Antepes Muscle Runner Review: What These Shoes Taught Me About My Stride

When I first tried on the Antepes Muscle Runner, I felt a bit like a dog trying to figure out how to walk with socks on. There was an unnatural feeling on my feet. I felt like I had to lift comically higher with each step. 

After walking in them for about ten minutes, my body adapted, like it understood the intention. Once walking felt comfortable, I lifted off into my run.   

The reason the shoes felt different is because the Antepes Muscle Runner are made to feel different than any other shoe on the market. They’re designed with forefoot striking in mind, in order to build muscle and improve running efficiency. 

That’s a big task and comes with a big price tag ($225). But do they work? 

The Antepes Muscle Runner Review with a blue anyepes muscle runner shoe.

What is the Point of “Muscle Running?” 

Before I dig into my personal experience with the shoes, I want to shine a light on how the shoes work. These unique trainers are stacked higher in the forefoot than the heel. They’re designed like this in order to help athletes train to run on the forefoot. What does that achieve? 

  1. It reduces impact on the joints, relying more on muscle to propel you forward.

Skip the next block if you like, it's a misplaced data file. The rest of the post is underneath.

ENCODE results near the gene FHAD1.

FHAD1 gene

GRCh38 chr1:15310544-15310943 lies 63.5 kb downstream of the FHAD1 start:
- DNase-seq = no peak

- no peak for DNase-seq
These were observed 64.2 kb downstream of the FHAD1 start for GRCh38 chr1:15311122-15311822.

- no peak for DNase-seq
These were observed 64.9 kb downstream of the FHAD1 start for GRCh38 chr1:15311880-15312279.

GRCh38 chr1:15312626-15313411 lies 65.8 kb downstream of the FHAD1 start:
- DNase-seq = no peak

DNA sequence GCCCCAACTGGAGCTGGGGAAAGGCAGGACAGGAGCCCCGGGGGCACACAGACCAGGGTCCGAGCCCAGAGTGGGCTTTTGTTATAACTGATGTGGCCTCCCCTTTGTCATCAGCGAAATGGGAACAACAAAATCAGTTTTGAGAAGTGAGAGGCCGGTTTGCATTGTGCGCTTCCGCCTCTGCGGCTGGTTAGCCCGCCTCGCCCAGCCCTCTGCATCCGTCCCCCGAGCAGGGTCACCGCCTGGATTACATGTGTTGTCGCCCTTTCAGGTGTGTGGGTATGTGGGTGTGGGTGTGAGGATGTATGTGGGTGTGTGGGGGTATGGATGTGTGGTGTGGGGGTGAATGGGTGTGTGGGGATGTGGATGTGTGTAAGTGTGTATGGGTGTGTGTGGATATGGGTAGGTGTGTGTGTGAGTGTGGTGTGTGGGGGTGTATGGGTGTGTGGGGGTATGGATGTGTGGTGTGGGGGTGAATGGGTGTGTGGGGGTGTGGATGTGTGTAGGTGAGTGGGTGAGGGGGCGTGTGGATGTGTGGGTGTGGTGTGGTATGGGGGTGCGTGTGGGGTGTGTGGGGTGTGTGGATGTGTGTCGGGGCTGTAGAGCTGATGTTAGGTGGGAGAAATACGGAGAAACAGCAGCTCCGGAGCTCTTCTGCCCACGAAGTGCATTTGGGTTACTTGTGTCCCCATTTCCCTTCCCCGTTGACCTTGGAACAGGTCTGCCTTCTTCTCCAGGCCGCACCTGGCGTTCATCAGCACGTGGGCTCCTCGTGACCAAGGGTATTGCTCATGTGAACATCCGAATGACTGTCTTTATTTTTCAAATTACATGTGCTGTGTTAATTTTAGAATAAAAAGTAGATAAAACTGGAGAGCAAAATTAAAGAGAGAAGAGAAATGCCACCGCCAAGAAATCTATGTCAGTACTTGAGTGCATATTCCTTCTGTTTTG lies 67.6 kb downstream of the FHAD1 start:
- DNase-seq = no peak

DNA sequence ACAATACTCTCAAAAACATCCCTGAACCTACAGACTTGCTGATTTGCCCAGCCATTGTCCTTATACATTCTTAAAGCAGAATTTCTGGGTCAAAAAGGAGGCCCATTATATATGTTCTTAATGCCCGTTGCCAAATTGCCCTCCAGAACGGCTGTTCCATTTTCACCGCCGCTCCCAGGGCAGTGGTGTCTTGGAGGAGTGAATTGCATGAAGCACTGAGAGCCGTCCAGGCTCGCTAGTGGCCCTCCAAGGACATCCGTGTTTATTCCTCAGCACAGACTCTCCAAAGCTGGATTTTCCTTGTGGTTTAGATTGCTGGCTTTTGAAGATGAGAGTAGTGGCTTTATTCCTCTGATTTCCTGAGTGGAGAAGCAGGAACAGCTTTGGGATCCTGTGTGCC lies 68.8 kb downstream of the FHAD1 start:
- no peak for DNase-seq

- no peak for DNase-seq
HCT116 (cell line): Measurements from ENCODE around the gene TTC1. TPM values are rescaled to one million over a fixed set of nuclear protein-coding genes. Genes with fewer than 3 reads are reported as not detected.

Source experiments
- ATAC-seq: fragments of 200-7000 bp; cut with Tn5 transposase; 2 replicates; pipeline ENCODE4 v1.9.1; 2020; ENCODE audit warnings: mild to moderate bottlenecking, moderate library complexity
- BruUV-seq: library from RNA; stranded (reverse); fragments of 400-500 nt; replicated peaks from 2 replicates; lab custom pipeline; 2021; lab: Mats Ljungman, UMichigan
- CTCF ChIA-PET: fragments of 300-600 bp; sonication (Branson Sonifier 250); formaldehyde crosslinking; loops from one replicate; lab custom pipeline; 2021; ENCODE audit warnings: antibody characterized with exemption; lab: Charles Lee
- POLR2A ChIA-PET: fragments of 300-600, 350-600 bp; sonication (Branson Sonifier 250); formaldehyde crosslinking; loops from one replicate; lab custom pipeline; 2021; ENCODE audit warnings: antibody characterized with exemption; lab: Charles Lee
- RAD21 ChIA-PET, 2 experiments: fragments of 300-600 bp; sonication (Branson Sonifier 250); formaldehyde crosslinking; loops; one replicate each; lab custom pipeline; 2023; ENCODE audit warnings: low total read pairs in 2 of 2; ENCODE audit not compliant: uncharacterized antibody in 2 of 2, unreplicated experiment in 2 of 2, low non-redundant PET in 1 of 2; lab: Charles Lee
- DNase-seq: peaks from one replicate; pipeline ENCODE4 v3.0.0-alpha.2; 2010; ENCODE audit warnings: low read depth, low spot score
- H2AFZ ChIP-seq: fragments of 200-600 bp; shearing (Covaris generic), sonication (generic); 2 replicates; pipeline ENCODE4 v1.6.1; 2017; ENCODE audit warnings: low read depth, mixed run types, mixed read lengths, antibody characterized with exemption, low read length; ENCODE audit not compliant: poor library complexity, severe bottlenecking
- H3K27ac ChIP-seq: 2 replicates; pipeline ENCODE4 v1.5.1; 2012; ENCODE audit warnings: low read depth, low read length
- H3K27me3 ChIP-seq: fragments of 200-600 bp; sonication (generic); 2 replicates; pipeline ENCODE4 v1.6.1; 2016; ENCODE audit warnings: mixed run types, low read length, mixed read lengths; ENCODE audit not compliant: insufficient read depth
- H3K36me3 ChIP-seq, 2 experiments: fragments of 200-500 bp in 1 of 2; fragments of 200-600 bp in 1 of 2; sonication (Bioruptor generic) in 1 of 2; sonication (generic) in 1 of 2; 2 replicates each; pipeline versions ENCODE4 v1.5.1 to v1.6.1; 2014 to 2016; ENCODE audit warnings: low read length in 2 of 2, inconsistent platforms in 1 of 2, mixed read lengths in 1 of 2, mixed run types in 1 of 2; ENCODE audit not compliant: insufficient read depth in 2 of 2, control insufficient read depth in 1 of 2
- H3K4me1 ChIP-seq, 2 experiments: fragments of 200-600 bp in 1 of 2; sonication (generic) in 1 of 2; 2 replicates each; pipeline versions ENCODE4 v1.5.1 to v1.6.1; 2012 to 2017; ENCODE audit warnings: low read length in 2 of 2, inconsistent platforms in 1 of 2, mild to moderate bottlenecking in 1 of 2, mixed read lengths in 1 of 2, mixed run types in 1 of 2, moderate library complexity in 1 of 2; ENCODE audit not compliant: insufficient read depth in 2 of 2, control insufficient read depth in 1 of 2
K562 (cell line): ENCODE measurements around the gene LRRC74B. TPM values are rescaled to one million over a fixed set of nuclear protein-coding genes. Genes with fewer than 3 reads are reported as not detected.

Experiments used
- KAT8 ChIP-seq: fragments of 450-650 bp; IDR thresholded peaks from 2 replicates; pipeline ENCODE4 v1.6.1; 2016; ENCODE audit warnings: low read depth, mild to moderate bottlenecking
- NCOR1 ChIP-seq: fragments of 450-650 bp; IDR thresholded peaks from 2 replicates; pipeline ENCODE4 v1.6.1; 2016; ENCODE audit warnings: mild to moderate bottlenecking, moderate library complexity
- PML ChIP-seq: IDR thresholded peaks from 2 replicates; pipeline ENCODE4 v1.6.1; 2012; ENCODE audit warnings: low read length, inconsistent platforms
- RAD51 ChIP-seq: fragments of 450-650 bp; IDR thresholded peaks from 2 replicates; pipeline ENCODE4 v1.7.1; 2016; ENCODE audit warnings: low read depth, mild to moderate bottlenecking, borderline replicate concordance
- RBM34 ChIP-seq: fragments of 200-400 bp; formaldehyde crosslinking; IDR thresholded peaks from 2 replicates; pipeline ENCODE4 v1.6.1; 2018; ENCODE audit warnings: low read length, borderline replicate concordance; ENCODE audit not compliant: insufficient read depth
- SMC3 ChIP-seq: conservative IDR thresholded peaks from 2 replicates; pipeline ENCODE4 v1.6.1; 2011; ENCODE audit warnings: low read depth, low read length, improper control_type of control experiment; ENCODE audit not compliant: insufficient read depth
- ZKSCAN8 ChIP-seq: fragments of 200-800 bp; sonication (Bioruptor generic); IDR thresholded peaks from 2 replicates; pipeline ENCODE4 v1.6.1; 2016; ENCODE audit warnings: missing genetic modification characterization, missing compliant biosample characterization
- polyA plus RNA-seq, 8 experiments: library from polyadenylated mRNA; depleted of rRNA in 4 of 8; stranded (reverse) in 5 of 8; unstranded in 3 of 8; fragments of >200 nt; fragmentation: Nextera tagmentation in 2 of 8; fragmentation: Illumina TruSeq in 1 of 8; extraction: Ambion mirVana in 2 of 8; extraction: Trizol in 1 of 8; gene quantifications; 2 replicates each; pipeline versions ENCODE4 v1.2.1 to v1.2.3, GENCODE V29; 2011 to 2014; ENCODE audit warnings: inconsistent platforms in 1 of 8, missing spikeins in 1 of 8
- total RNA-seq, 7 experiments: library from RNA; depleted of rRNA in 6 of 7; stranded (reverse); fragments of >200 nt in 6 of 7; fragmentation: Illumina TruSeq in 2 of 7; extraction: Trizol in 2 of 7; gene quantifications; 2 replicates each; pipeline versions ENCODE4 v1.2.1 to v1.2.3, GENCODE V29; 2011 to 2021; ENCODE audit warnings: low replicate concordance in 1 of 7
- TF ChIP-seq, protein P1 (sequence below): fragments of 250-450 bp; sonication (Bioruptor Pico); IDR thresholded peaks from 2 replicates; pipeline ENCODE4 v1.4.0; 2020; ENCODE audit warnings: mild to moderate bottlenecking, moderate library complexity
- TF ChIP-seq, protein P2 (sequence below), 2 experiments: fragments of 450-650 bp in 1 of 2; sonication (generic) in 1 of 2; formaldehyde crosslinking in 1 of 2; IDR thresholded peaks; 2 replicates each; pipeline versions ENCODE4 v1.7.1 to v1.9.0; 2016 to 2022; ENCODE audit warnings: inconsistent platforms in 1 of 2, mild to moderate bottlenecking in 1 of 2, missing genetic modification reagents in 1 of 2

2. It can strengthen underutilized muscles, especially the calf muscles.
  3. They enable a more efficient running form.

Antepes Muscle Runner come with a set of manuals because these are not shoes you just put on and go. 

One of the manuals explains how to break in the shoes, how to warm up properly, and what types of workouts to start out with. 

The shoes come with an extra stiff massage roller for pre- and post-rolling. 

Another one of the manuals goes over how to use the shoes to train for different sports. For running, it recommends wearing the shoes for wicket sprints. Some examples they include are 6 x 60m sprints, 2 x 90m sprints, A-skips, B-skips, and C-skips.  

What To Know About The Different Footstrikes

Why might a runner consciously choose to focus on forefoot striking if they don’t already do it?